Goodhew: Revised Code of Practice for the Infant Formula
21 February, 2013
Launch of the revised Code of Practice for the Marketing of Infant Formula in New Zealand
E aku rangatira, tēnā koutou katoa. Ka nui te honore ki te mihi ki a koutou.
Firstly, thanks to Jan Carey for the introduction and invitation for me to be part of today’s proceedings.
I am pleased to welcome you all here today, especially those who have travelled from Australia, for the launch of the Infant Nutrition Council’s revised Code of Practice for the Marketing of Infant Formula in New Zealand.
Since 1983, New Zealand has been a signatory to the World Health Organization International Code of Marketing of Breast-Milk Substitutes. The International Code aims for “safe and adequate nutrition for infants, by the protection and promotion of breastfeeding, and by ensuring the proper use of breast-milk substitutes, when these are necessary”.
Proper use of breast-milk substitutes means on the basis of adequate information and through appropriate marketing and distribution, which is where the Code of Practice comes in.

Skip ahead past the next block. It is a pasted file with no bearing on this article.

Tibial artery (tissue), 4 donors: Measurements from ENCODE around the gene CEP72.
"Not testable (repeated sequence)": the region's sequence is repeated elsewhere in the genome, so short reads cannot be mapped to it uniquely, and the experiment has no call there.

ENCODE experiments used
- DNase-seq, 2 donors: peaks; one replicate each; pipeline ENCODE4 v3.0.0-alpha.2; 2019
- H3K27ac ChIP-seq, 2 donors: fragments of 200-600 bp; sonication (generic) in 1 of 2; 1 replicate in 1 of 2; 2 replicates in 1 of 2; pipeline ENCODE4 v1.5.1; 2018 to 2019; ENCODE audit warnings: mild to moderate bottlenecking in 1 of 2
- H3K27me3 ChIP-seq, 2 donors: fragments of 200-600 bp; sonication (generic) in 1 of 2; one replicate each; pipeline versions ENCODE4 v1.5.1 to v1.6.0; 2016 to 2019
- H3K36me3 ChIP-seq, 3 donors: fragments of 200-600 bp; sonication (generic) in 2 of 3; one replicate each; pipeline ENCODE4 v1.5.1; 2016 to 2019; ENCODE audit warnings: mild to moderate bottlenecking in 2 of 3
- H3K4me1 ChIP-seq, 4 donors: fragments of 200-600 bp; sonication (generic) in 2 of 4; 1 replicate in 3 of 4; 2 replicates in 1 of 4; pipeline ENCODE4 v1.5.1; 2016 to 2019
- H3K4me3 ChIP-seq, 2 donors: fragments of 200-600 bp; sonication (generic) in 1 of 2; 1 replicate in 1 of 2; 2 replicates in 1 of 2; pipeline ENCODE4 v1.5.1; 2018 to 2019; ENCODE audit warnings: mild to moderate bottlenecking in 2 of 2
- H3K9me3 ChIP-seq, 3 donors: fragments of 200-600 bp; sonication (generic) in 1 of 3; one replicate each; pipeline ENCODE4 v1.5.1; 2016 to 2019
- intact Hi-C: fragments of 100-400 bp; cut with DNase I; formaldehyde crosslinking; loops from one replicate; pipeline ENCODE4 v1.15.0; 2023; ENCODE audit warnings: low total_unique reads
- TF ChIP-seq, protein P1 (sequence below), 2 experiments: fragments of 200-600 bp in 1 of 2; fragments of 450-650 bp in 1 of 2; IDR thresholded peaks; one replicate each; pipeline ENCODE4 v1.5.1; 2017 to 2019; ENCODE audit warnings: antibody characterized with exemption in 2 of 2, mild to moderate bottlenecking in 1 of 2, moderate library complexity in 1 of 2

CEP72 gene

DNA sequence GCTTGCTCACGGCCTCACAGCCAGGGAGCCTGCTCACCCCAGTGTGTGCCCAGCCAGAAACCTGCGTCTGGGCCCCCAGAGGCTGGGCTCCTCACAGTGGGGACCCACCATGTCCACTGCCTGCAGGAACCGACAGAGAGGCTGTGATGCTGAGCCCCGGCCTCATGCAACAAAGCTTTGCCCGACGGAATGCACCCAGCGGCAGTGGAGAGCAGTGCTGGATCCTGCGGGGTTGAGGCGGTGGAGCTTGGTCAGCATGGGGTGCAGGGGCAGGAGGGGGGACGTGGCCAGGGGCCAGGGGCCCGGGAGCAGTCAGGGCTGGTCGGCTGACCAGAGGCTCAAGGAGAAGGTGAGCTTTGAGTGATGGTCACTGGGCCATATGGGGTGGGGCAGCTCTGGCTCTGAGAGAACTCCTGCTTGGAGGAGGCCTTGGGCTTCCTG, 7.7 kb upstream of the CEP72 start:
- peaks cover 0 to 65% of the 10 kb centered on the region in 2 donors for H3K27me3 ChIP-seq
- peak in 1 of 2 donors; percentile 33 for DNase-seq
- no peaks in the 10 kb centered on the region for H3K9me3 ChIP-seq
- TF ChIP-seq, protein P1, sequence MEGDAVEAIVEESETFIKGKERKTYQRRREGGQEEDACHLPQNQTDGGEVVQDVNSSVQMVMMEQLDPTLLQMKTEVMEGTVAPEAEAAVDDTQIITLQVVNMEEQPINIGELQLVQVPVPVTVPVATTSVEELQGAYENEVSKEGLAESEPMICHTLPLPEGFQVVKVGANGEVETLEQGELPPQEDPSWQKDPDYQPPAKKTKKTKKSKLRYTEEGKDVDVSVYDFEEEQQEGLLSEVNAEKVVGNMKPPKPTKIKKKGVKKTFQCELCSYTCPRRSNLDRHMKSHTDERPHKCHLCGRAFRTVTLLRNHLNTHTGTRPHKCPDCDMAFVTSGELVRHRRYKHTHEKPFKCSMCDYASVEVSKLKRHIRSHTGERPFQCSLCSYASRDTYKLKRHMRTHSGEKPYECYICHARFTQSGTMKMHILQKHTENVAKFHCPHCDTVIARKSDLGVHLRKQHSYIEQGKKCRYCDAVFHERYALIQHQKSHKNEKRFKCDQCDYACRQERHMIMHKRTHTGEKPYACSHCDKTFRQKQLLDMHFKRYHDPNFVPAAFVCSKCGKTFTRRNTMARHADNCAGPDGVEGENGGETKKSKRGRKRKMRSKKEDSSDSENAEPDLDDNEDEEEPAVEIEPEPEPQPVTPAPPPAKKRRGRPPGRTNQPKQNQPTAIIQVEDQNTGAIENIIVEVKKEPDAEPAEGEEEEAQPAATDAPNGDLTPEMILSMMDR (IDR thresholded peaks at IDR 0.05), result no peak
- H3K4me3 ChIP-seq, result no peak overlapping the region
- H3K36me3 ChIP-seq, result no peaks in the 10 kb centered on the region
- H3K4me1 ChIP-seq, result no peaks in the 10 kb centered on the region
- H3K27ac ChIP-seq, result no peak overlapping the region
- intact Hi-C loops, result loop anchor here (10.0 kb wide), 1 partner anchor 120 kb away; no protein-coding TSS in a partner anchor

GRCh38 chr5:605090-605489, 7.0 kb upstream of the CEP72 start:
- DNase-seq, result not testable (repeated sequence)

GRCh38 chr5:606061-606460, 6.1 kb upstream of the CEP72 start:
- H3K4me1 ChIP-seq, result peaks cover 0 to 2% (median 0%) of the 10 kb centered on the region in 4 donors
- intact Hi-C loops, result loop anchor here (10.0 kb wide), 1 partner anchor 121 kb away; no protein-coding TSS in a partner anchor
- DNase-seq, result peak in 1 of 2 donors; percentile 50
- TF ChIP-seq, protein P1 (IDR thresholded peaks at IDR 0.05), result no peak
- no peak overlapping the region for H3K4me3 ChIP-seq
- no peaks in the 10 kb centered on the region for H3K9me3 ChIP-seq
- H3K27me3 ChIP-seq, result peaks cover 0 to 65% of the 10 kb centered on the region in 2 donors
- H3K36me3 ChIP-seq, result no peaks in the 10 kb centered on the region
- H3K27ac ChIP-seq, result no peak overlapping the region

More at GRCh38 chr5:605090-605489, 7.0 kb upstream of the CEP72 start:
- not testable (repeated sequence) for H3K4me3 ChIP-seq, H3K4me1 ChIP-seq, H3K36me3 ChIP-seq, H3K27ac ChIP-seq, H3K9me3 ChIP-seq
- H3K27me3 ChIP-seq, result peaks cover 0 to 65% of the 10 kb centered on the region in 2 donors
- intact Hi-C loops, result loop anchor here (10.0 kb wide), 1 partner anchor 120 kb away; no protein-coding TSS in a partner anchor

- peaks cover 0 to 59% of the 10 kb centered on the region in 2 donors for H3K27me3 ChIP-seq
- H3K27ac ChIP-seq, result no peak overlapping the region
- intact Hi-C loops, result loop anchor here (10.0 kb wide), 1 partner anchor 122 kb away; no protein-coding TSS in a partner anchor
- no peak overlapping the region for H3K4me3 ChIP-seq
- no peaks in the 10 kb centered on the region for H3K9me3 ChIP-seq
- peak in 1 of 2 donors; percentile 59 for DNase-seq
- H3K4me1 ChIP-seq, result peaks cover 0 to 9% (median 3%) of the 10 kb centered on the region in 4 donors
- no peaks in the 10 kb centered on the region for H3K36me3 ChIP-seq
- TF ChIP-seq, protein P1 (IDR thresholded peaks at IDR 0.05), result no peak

As a signatory to the International Code, New Zealand is committed to protecting and promoting breastfeeding. Breastfeeding provides optimum nutrition for infants. It assists physical and emotional development, encourages emotional attachment between mother and baby, and offers protection against infectious and chronic diseases.
The Ministry of Health’s advice is that mothers who are able to do so should exclusively breastfeed their baby until their baby is ready for and needs extra food – which is usually at around six months of age. But although breast is best when you can, for mothers who are unable to or choose not to breastfeed, it is important there is good information and support for them on the proper use of breast-milk substitute.